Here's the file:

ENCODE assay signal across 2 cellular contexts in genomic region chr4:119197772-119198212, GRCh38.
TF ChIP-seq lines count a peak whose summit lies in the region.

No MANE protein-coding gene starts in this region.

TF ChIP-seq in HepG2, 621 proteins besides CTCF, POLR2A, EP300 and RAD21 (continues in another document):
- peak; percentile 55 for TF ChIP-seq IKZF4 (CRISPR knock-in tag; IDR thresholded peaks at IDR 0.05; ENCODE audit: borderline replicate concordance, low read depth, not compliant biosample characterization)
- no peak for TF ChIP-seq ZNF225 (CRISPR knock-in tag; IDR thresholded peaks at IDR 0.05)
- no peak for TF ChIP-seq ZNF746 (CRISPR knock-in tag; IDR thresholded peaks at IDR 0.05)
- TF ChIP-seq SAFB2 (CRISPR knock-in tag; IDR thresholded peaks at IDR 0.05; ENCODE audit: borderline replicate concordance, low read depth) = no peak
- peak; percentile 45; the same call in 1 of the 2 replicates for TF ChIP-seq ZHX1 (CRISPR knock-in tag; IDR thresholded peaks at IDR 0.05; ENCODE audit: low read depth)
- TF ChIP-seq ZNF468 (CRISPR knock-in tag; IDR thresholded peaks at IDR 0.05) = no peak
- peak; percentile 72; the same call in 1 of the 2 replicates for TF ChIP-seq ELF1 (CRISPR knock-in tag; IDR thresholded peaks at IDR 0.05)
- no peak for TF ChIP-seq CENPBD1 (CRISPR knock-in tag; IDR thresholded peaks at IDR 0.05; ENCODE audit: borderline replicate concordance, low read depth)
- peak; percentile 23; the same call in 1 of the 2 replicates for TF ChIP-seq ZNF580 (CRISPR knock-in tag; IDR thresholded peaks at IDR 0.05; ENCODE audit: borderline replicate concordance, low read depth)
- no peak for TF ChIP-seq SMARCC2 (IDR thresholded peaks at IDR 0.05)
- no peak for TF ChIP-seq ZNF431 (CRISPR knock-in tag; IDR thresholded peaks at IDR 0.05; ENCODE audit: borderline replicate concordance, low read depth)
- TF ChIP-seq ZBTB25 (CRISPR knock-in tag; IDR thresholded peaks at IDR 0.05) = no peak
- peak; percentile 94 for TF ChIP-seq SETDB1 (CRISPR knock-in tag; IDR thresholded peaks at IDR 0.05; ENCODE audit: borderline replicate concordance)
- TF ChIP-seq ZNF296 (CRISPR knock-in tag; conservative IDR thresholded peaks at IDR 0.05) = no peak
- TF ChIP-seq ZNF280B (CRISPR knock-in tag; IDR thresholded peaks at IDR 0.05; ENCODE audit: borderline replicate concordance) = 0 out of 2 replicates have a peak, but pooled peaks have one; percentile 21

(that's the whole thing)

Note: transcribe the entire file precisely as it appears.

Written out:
ENCODE assay signal across 2 cellular contexts in genomic region chr4:119197772-119198212, GRCh38.
TF ChIP-seq lines count a peak whose summit lies in the region.

No MANE protein-coding gene starts in this region.

TF ChIP-seq in HepG2, 621 proteins besides CTCF, POLR2A, EP300 and RAD21 (continues in another document):
- peak; percentile 55 for TF ChIP-seq IKZF4 (CRISPR knock-in tag; IDR thresholded peaks at IDR 0.05; ENCODE audit: borderline replicate concordance, low read depth, not compliant biosample characterization)
- no peak for TF ChIP-seq ZNF225 (CRISPR knock-in tag; IDR thresholded peaks at IDR 0.05)
- no peak for TF ChIP-seq ZNF746 (CRISPR knock-in tag; IDR thresholded peaks at IDR 0.05)
- TF ChIP-seq SAFB2 (CRISPR knock-in tag; IDR thresholded peaks at IDR 0.05; ENCODE audit: borderline replicate concordance, low read depth) = no peak
- peak; percentile 45; the same call in 1 of the 2 replicates for TF ChIP-seq ZHX1 (CRISPR knock-in tag; IDR thresholded peaks at IDR 0.05; ENCODE audit: low read depth)
- TF ChIP-seq ZNF468 (CRISPR knock-in tag; IDR thresholded peaks at IDR 0.05) = no peak
- peak; percentile 72; the same call in 1 of the 2 replicates for TF ChIP-seq ELF1 (CRISPR knock-in tag; IDR thresholded peaks at IDR 0.05)
- no peak for TF ChIP-seq CENPBD1 (CRISPR knock-in tag; IDR thresholded peaks at IDR 0.05; ENCODE audit: borderline replicate concordance, low read depth)
- peak; percentile 23; the same call in 1 of the 2 replicates for TF ChIP-seq ZNF580 (CRISPR knock-in tag; IDR thresholded peaks at IDR 0.05; ENCODE audit: borderline replicate concordance, low read depth)
- no peak for TF ChIP-seq SMARCC2 (IDR thresholded peaks at IDR 0.05)
- no peak for TF ChIP-seq ZNF431 (CRISPR knock-in tag; IDR thresholded peaks at IDR 0.05; ENCODE audit: borderline replicate concordance, low read depth)
- TF ChIP-seq ZBTB25 (CRISPR knock-in tag; IDR thresholded peaks at IDR 0.05) = no peak
- peak; percentile 94 for TF ChIP-seq SETDB1 (CRISPR knock-in tag; IDR thresholded peaks at IDR 0.05; ENCODE audit: borderline replicate concordance)
- TF ChIP-seq ZNF296 (CRISPR knock-in tag; conservative IDR thresholded peaks at IDR 0.05) = no peak
- TF ChIP-seq ZNF280B (CRISPR knock-in tag; IDR thresholded peaks at IDR 0.05; ENCODE audit: borderline replicate concordance) = 0 out of 2 replicates have a peak, but pooled peaks have one; percentile 21